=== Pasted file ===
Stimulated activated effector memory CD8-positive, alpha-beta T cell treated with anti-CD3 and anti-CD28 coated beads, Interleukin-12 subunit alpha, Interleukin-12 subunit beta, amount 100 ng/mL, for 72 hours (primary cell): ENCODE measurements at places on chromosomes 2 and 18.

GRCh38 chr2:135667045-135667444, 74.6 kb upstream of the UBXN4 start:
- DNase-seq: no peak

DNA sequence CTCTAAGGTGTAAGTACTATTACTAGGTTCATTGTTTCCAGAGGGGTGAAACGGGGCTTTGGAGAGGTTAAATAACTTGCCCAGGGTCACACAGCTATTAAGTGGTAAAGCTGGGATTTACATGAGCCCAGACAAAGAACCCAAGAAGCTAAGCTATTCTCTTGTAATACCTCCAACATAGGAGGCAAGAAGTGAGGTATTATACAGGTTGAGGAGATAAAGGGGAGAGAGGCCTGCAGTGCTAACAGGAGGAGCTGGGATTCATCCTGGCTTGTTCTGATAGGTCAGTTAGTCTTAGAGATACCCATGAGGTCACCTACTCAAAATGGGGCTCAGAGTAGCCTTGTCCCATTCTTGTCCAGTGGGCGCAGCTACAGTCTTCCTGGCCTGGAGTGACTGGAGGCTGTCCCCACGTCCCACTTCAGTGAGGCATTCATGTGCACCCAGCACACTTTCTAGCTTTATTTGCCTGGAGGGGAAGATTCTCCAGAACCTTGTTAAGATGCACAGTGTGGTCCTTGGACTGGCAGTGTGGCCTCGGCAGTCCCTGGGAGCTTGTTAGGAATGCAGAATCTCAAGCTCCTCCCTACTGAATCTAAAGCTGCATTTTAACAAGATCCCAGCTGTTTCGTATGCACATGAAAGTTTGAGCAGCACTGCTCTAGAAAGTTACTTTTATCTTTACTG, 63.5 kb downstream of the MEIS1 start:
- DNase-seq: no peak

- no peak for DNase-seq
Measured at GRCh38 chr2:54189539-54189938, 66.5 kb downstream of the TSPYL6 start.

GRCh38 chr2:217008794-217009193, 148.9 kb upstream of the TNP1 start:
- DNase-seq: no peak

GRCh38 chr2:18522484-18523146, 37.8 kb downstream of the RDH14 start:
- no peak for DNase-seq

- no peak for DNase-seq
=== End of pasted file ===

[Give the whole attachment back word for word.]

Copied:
Stimulated activated effector memory CD8-positive, alpha-beta T cell treated with anti-CD3 and anti-CD28 coated beads, Interleukin-12 subunit alpha, Interleukin-12 subunit beta, amount 100 ng/mL, for 72 hours (primary cell): ENCODE measurements at places on chromosomes 2 and 18.

GRCh38 chr2:135667045-135667444, 74.6 kb upstream of the UBXN4 start:
- DNase-seq: no peak

DNA sequence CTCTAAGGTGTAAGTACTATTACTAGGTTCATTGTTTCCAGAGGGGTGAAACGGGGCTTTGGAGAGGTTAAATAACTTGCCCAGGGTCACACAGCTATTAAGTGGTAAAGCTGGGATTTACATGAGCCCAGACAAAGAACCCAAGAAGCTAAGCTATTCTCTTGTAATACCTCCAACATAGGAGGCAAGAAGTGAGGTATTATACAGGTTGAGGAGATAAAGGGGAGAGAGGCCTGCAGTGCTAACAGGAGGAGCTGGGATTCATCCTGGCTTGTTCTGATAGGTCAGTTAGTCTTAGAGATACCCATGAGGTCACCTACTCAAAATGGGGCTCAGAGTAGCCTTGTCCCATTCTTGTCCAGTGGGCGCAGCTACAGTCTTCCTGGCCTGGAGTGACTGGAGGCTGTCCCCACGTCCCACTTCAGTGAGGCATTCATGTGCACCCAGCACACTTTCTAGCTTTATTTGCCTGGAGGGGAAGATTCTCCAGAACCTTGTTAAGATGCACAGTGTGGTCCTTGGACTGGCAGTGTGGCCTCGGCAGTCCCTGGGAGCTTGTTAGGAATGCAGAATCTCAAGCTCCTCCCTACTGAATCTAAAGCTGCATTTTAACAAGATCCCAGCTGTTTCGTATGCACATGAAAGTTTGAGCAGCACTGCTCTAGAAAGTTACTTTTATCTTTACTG, 63.5 kb downstream of the MEIS1 start:
- DNase-seq: no peak

- no peak for DNase-seq
Measured at GRCh38 chr2:54189539-54189938, 66.5 kb downstream of the TSPYL6 start.

GRCh38 chr2:217008794-217009193, 148.9 kb upstream of the TNP1 start:
- DNase-seq: no peak

GRCh38 chr2:18522484-18523146, 37.8 kb downstream of the RDH14 start:
- no peak for DNase-seq

- no peak for DNase-seq